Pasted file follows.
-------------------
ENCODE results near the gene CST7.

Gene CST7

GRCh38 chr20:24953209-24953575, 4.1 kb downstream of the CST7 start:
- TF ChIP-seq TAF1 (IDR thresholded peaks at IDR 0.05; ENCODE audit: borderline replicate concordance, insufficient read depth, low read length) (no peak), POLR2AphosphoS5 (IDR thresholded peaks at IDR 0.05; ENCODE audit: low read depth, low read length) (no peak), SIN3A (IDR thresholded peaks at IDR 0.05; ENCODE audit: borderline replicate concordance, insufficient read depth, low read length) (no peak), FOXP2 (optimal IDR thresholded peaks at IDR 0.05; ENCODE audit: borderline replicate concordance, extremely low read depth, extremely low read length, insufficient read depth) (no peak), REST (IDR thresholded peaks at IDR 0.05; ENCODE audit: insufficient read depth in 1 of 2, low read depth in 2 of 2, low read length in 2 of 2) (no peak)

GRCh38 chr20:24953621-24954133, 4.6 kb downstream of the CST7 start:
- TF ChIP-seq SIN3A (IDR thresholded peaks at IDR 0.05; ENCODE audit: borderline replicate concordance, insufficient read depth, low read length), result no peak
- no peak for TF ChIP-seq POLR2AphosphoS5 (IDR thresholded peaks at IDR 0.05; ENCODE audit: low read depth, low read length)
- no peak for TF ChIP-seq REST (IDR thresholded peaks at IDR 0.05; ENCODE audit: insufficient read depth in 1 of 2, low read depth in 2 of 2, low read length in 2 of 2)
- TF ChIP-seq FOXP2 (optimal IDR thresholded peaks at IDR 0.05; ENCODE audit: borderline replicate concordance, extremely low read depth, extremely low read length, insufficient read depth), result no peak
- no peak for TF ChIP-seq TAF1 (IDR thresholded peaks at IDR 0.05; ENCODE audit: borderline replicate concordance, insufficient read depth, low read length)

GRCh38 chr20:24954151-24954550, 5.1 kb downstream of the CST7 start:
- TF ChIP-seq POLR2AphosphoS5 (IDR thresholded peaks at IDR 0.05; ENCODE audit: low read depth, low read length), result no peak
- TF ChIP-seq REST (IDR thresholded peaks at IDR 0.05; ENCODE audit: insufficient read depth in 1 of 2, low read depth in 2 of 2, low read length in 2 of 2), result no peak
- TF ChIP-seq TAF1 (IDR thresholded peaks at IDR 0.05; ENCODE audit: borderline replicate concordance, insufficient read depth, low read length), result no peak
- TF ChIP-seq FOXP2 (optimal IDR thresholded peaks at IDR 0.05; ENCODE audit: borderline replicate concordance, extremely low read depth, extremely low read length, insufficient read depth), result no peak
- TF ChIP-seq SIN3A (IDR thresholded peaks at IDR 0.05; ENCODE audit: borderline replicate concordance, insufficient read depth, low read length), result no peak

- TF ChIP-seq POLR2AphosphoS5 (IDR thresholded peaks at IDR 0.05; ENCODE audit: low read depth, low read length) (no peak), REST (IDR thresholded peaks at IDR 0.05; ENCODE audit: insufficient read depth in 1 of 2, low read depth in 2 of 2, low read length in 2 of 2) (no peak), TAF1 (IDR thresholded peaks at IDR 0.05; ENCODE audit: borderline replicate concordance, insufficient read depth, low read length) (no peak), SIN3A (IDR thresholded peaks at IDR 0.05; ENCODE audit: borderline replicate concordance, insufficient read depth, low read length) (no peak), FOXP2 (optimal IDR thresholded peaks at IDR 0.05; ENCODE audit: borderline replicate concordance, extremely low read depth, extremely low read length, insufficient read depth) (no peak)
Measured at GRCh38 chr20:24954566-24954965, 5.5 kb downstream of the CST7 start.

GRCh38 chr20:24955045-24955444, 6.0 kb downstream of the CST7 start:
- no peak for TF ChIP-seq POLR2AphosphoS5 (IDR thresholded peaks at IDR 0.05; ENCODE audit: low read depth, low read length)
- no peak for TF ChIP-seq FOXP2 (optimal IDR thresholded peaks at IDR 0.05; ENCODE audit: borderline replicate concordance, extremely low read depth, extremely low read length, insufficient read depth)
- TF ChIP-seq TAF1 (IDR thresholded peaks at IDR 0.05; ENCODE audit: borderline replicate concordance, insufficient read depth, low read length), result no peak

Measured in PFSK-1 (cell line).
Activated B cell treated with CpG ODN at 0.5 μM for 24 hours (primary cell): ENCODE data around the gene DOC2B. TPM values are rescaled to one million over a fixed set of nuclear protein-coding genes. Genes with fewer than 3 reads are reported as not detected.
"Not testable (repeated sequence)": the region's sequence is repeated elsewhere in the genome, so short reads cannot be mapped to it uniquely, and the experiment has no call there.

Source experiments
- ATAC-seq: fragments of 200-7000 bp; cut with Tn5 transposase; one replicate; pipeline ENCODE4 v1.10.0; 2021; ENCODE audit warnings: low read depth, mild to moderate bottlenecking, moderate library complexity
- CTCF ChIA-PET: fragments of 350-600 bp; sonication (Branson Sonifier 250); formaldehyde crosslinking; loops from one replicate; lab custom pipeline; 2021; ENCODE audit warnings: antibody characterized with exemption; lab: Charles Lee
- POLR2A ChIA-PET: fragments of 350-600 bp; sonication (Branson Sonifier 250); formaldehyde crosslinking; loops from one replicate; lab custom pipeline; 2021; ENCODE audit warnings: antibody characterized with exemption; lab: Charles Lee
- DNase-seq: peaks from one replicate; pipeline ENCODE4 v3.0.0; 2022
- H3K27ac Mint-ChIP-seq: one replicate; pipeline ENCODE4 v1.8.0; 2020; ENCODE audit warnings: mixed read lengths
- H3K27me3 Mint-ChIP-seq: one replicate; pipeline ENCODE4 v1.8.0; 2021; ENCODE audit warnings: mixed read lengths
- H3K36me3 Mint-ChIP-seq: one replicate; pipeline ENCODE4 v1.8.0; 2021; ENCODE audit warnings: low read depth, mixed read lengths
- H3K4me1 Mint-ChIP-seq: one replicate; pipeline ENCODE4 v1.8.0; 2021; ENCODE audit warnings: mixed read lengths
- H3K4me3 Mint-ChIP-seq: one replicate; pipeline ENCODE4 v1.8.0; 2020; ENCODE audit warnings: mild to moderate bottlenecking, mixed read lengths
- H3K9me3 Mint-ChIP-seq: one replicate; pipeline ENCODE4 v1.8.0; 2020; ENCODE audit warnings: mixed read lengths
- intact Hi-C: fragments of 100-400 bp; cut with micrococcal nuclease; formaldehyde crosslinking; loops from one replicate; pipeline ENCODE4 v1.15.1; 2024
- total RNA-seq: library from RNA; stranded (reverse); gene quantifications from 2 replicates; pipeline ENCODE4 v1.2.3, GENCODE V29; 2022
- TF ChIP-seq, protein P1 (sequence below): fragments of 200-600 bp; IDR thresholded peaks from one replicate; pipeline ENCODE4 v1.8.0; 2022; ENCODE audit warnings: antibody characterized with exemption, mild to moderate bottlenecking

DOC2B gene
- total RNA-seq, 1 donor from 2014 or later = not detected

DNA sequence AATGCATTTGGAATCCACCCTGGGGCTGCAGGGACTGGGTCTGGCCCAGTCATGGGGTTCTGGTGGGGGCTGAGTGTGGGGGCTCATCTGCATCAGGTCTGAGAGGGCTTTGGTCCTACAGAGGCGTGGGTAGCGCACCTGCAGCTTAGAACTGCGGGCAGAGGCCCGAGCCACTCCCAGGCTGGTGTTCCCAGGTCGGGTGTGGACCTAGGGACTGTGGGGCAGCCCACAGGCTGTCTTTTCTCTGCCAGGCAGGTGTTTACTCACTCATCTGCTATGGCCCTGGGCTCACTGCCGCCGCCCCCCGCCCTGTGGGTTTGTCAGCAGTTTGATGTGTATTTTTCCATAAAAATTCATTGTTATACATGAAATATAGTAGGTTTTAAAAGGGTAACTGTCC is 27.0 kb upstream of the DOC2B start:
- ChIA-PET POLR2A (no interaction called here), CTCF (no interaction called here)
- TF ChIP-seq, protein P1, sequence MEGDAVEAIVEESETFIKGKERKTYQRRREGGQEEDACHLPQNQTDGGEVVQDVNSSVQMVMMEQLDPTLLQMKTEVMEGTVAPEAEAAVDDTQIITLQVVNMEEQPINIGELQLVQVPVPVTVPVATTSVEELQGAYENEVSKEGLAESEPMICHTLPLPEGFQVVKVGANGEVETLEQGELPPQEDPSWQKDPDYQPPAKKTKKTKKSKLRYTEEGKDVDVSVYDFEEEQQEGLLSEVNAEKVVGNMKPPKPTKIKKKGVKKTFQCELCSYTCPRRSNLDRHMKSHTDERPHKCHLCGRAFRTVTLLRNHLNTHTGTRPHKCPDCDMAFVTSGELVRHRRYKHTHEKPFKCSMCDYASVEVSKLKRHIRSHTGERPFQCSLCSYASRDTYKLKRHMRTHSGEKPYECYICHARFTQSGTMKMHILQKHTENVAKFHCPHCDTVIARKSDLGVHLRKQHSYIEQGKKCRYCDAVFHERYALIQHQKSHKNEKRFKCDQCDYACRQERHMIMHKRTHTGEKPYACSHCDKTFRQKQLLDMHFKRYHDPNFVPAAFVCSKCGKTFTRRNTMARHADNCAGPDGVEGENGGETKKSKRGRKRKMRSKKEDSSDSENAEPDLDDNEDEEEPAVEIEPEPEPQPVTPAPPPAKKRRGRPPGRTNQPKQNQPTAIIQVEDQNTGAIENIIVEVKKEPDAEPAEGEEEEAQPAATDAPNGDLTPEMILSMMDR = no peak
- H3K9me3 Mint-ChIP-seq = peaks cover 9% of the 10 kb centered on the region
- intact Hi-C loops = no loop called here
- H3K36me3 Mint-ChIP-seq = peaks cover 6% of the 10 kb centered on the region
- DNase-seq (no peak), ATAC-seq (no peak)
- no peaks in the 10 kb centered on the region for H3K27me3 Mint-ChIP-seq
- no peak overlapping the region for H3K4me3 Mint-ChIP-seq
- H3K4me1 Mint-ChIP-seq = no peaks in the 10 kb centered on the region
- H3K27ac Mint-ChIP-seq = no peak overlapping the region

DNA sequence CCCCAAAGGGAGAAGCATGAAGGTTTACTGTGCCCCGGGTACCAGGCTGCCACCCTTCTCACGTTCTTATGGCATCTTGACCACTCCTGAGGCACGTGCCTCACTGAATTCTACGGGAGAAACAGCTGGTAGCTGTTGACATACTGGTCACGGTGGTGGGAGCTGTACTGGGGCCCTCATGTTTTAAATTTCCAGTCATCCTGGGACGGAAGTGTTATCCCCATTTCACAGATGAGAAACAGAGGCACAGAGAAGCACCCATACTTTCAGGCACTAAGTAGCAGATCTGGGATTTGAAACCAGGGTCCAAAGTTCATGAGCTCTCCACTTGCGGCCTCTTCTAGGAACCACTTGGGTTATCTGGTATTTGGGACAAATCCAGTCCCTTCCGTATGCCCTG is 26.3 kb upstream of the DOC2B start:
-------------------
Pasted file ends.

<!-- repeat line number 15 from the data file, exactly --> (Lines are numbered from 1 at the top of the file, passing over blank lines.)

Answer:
- TF ChIP-seq FOXP2 (optimal IDR thresholded peaks at IDR 0.05; ENCODE audit: borderline replicate concordance, extremely low read depth, extremely low read length, insufficient read depth), result no peak